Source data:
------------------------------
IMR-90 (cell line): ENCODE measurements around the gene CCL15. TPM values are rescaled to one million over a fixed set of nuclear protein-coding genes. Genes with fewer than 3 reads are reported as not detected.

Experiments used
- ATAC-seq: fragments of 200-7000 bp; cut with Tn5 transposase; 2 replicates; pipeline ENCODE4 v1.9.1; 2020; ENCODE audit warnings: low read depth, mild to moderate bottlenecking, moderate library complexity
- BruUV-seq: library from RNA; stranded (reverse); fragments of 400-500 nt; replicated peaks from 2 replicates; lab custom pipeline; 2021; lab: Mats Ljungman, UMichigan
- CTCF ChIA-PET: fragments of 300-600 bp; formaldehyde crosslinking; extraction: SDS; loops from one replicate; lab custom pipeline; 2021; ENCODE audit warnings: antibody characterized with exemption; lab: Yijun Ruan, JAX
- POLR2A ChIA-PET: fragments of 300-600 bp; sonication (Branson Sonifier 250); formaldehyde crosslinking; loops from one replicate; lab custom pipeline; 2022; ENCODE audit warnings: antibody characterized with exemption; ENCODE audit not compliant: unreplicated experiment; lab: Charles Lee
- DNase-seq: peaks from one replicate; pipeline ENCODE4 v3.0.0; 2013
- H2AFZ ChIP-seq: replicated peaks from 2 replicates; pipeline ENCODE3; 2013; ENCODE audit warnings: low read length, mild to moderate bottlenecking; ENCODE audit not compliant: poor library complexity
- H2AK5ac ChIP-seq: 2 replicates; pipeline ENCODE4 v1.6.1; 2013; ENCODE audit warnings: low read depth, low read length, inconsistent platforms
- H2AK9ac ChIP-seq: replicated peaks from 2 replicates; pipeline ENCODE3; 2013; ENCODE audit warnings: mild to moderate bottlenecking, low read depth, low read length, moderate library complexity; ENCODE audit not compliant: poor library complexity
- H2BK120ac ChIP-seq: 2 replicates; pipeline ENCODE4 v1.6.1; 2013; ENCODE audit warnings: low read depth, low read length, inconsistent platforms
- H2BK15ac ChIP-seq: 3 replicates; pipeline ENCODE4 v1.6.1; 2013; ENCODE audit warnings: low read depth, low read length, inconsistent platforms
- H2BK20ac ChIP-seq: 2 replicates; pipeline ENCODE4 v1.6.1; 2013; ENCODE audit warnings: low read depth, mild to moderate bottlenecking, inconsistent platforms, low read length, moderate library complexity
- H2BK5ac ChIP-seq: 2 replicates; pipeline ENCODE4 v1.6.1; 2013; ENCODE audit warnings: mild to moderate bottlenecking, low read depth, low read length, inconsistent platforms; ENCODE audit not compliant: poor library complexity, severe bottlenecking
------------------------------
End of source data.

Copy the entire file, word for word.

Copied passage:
IMR-90 (cell line): ENCODE measurements around the gene CCL15. TPM values are rescaled to one million over a fixed set of nuclear protein-coding genes. Genes with fewer than 3 reads are reported as not detected.

Experiments used
- ATAC-seq: fragments of 200-7000 bp; cut with Tn5 transposase; 2 replicates; pipeline ENCODE4 v1.9.1; 2020; ENCODE audit warnings: low read depth, mild to moderate bottlenecking, moderate library complexity
- BruUV-seq: library from RNA; stranded (reverse); fragments of 400-500 nt; replicated peaks from 2 replicates; lab custom pipeline; 2021; lab: Mats Ljungman, UMichigan
- CTCF ChIA-PET: fragments of 300-600 bp; formaldehyde crosslinking; extraction: SDS; loops from one replicate; lab custom pipeline; 2021; ENCODE audit warnings: antibody characterized with exemption; lab: Yijun Ruan, JAX
- POLR2A ChIA-PET: fragments of 300-600 bp; sonication (Branson Sonifier 250); formaldehyde crosslinking; loops from one replicate; lab custom pipeline; 2022; ENCODE audit warnings: antibody characterized with exemption; ENCODE audit not compliant: unreplicated experiment; lab: Charles Lee
- DNase-seq: peaks from one replicate; pipeline ENCODE4 v3.0.0; 2013
- H2AFZ ChIP-seq: replicated peaks from 2 replicates; pipeline ENCODE3; 2013; ENCODE audit warnings: low read length, mild to moderate bottlenecking; ENCODE audit not compliant: poor library complexity
- H2AK5ac ChIP-seq: 2 replicates; pipeline ENCODE4 v1.6.1; 2013; ENCODE audit warnings: low read depth, low read length, inconsistent platforms
- H2AK9ac ChIP-seq: replicated peaks from 2 replicates; pipeline ENCODE3; 2013; ENCODE audit warnings: mild to moderate bottlenecking, low read depth, low read length, moderate library complexity; ENCODE audit not compliant: poor library complexity
- H2BK120ac ChIP-seq: 2 replicates; pipeline ENCODE4 v1.6.1; 2013; ENCODE audit warnings: low read depth, low read length, inconsistent platforms
- H2BK15ac ChIP-seq: 3 replicates; pipeline ENCODE4 v1.6.1; 2013; ENCODE audit warnings: low read depth, low read length, inconsistent platforms
- H2BK20ac ChIP-seq: 2 replicates; pipeline ENCODE4 v1.6.1; 2013; ENCODE audit warnings: low read depth, mild to moderate bottlenecking, inconsistent platforms, low read length, moderate library complexity
- H2BK5ac ChIP-seq: 2 replicates; pipeline ENCODE4 v1.6.1; 2013; ENCODE audit warnings: mild to moderate bottlenecking, low read depth, low read length, inconsistent platforms; ENCODE audit not compliant: poor library complexity, severe bottlenecking